It’s One Earth, plus Earth’s Call and The Solutions Project all thanks to climate champ, Justin Winters!
It’s One Earth, Earth’s Call & The Solutions Project, All Thanks to Climate Champ Justin Winters!
CLIMATE CHAMPION, JUSTIN WINTERS
Justin Winters is a fascinating person. Justin is like a serial entrepreneur, except for climate change combating non-profits. Justin cut her teeth in the climate change space as Executive Director of the Leonardo DiCaprio Foundation. For 13 years she built the organization’s grant-making program.
She awarded over $100 million in grants across 60 countries and created a series of innovative philanthropic funds, including Oceans 5, Shark Conservation Fund, The Solutions Funds, Lion Recovery Fund, Elephant Crisis Fund, and Quick Response Fund for Nature.
She left LDF to Co-Found and lead Earth’s Call Fund. And oh, by the way, she Co-Founded One Earth, a new initiative focused on creating a vision for the world that is possible by 2050, one in which humanity and nature coexist and thrive together.
One Earth’s vision is based on three pillars of action – 100% renewable energy, protection and restoration of 50% of the world’s lands and oceans, and a transition to regenerative, carbon-negative agriculture. The UN, the EU and even the USA have only pledged to protect and restore 30% of their lands and oceans, so…
After two years of close collaboration with leading scientists around the world, the One Earth Climate Model was released at Davos in early 2019. This state-of-the-art modeling project shows how we can surpass the goals of the Paris Climate Agreement, averting a climate catastrophe while at the same time preventing further degradation of our natural ecosystems.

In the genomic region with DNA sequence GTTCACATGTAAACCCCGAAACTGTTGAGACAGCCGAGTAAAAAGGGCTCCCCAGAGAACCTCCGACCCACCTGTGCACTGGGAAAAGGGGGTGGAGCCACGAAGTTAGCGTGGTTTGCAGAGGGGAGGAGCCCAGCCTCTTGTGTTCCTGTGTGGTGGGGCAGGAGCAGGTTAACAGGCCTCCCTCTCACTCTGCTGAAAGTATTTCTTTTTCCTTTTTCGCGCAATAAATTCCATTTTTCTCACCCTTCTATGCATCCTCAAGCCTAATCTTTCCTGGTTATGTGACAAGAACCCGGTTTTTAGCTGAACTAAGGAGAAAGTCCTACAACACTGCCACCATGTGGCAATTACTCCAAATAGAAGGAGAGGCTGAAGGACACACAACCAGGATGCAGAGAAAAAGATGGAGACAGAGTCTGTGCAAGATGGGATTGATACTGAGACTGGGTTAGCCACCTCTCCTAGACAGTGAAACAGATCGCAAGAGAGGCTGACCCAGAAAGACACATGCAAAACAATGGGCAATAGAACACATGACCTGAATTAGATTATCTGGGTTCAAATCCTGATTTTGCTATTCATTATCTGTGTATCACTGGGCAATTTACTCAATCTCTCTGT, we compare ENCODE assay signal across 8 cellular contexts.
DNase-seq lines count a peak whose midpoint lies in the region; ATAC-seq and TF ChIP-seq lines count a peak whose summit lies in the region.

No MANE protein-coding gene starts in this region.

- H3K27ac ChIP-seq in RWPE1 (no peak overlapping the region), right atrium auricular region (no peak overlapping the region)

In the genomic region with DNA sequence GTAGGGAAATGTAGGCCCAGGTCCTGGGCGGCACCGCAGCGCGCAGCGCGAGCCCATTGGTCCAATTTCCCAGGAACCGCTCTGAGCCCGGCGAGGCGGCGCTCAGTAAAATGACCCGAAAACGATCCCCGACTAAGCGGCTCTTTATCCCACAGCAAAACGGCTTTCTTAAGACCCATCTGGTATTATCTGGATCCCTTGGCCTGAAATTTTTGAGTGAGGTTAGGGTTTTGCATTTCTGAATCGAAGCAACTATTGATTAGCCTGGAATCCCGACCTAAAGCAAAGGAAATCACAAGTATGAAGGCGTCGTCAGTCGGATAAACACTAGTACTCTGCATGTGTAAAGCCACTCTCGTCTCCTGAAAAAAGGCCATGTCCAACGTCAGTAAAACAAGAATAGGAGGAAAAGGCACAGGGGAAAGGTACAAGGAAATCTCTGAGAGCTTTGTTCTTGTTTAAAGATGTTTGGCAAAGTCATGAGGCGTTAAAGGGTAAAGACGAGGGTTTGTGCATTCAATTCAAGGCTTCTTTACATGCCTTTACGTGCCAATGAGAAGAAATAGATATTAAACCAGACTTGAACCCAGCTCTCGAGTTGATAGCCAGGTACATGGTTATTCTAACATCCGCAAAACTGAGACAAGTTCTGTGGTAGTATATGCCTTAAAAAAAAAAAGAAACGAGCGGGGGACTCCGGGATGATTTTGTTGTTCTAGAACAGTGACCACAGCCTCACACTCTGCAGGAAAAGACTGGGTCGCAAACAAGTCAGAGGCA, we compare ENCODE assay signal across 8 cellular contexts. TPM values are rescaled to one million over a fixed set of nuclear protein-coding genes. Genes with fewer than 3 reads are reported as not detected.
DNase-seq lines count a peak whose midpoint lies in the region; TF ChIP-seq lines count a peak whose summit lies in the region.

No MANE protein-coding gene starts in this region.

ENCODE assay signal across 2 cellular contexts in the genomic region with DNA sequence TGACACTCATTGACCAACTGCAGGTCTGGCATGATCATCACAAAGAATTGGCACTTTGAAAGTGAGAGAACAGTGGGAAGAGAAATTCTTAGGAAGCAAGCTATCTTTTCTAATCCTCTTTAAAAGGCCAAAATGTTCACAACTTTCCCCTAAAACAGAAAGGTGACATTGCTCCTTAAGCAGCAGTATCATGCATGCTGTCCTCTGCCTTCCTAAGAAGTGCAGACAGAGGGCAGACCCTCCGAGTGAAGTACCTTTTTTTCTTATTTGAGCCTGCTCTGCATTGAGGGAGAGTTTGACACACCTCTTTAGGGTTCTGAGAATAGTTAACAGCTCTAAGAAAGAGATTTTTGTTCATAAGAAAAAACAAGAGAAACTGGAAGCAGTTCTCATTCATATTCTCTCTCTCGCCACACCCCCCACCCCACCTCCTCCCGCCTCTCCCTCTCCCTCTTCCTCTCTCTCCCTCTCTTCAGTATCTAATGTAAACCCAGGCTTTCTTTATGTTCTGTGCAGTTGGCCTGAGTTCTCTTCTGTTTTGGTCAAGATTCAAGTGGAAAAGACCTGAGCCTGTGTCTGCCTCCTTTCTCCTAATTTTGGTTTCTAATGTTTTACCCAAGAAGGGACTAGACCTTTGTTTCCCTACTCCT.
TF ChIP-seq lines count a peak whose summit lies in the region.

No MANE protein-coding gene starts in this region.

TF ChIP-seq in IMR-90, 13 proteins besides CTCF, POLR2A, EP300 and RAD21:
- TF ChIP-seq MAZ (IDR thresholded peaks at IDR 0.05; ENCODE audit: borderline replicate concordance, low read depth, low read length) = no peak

Did I mention she engineered Li’l Dicky’s “Earth” song? 20 major musical artists appeared – driving 100 million views on YouTube, over 12 billion earned media impressions and 1 billion social media impressions.
EARTH’S CALL FUND
The Earth’s Call Fund is a financial accelerator that aims to find and fund innovative solutions to the climate crisis. This is a change. According to its website, Earth’s Call Fund, In partnership and collaboration, says:we rapidly deploy capital to solutions targeting the climate crisis’ most complex and immediate challenges.
They are built upon four pillars: DISCOVER innovators who are actively solving the climate crisis with science-backed and scalable solutions. ACCELERATE the adoption of climate solutions with rapid funding.
COLLABORATE with others, guided by the United Nations’ 17 Global Goals, to solve the climate crisis. MOBILIZE people to answer Earth’s Call.
One example of a project ECF appears to be involved with (according to its website) is a startup bringing FISH POOP to the rescue. MicroTERRA is the name of a Mexican startup founded by scientist Marissa Cuevas Flores and a team of women scientists. They’ve bioengineered a way to filter the fish poop contaminated waste water from aquacultue through microalgae, which in turn provides food for farmed fish.
One Earth is a philanthropic organization working to accelerate collective action to limit global average temperature rise less than 3 degrees Fahrenheit. Focused on three concepts: a shift to 100% renewable energy by 2050; protecting and restoring 50% of all Earth’s lands and oceans; and transitioning all farming from tilling to regenerative, climate-friendly.